“As an organisation, we sponsored two awards at this year’s Guilds – the Rural Connectivity Award and the RWNZ Journalism Award.

“RWNZ established the Rural Connectivity Award to recognise the importance of connectivity to rural communities and agri-businesses in rural areas, celebrating journalism that helps raise awareness about the issues and benefits of rural connectivity.

“This year, Gerald Piddock of Stuff NZ wins the Rural Connectivity Award for his work on how strengthening connections in rural communities is a way of supporting and attracting new farmers to the industry.

“The Rural Women New Zealand Journalism Award was established to recognise the important contribution women make (and have always made) in the rural community, either through their role in the farming sector or to the general rural environment, in its broadest interpretation.

“Carol Stiles of Radio New Zealand’s Country Life Programme, wins the Rural Women New Zealand Journalism Award 2018 for her work on broadcasts which highlighted how one women’s dream of sheep farming came to fruition and another who is changing the lives of retired farm dogs.

“RWNZ is proud to be involved with the Guild’s and look forward to hearing and seeing more from the entrants and winners who grow, connect and support our rural communities,” says Ms Mudford.

Ends

For more information, or to schedule an interview, please contact:

Rural Women New Zealand

National Office

[email protected]

 

 

 

Rural Women New Zealand released a media release calling for a review of school bus eligibility criteria. 

 

 

RURAL SCHOOL BUS SERVICE REVIEW NEEDED

Rural Women New Zealand (RWNZ) is calling for a review of the school bus eligibility criteria, particularly in the rural areas.

“The safest way for children to get to school in rural New Zealand is by bus, however, the current eligibility criteria for the service means that children are being put in dangerous situations,” says Education Portfolio Convenor and Board Member, Sue Higgins.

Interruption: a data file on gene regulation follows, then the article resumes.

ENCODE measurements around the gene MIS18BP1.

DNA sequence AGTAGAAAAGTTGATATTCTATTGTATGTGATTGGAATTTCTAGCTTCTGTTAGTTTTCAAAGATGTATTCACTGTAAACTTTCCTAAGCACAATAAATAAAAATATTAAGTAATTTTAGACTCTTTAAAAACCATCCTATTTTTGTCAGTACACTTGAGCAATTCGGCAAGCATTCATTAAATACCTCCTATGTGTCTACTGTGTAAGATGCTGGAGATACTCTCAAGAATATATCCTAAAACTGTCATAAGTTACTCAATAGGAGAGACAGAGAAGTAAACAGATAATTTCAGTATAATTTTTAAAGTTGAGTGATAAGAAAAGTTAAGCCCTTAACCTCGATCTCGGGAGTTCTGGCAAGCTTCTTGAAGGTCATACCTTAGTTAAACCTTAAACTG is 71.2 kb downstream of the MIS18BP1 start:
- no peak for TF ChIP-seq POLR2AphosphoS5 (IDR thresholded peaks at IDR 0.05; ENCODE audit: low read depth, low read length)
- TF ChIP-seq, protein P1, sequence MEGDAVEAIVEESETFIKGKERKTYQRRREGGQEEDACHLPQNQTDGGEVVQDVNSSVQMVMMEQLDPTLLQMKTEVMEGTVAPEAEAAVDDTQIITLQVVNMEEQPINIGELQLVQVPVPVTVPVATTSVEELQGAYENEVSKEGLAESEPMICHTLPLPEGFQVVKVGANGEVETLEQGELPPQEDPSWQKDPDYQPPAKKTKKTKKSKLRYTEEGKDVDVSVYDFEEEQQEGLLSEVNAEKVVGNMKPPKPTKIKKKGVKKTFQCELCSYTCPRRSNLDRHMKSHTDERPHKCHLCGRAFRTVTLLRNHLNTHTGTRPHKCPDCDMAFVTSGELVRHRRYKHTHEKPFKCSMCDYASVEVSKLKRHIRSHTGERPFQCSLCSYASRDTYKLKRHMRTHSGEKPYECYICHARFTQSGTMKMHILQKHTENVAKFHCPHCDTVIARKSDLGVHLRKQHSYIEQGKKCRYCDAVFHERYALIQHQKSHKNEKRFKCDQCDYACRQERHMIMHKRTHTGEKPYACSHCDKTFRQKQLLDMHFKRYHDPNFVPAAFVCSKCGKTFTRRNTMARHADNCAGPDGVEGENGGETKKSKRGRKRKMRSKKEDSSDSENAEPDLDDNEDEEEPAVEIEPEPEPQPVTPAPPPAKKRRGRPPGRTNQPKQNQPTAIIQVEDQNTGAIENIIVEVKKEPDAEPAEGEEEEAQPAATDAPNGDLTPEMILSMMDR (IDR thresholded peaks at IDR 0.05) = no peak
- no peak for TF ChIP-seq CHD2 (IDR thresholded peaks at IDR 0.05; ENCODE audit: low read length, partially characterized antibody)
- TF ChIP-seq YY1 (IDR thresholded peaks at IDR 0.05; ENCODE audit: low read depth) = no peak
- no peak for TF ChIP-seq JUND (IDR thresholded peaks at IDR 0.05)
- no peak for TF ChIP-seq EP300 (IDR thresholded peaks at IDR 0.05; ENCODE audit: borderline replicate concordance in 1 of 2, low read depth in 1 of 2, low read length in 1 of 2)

“If children live within two kilometres of a rural school they are not eligible for the local bus service where there is one, and are forced to walk or cycle on roads with no shoulders, often used by logging trucks, stock trucks and milk tankers, making it treacherous for our children.

“RWNZ understands that parents are responsible for ensuring their children go to school, however, the rural bus is vital for farming families who have both a busy working life and distance, for those who live further away, to contend with.

“A review of the criteria applied to children’s eligibility for their local rural school bus service is needed – school by school.

“It’s time the Government showed leadership on keeping our rural children safe on their journey to and from school,” says Mrs Higgins.

Ends

 

For further information, please contact:
Rural Women New Zealand
National Office
04 473 5524
[email protected]


 

 

Rural school bus service review needed.

Friday, August 31, 2018

Rural Women New Zealand released a media release calling for a review of school bus eligibility criteria.  Read More

 Rural Women New Zealand has released a media release following the announcement that Lumsden will lose its birthing unit. 

 

MEDIA RELEASE

16 August 2018
For immediate release

 

RURAL MATERNITY CARE IN CRISIS

The downgrading of maternity care in rural Otago and Southland will be catastrophic says Rural Women New Zealand(RWNZ).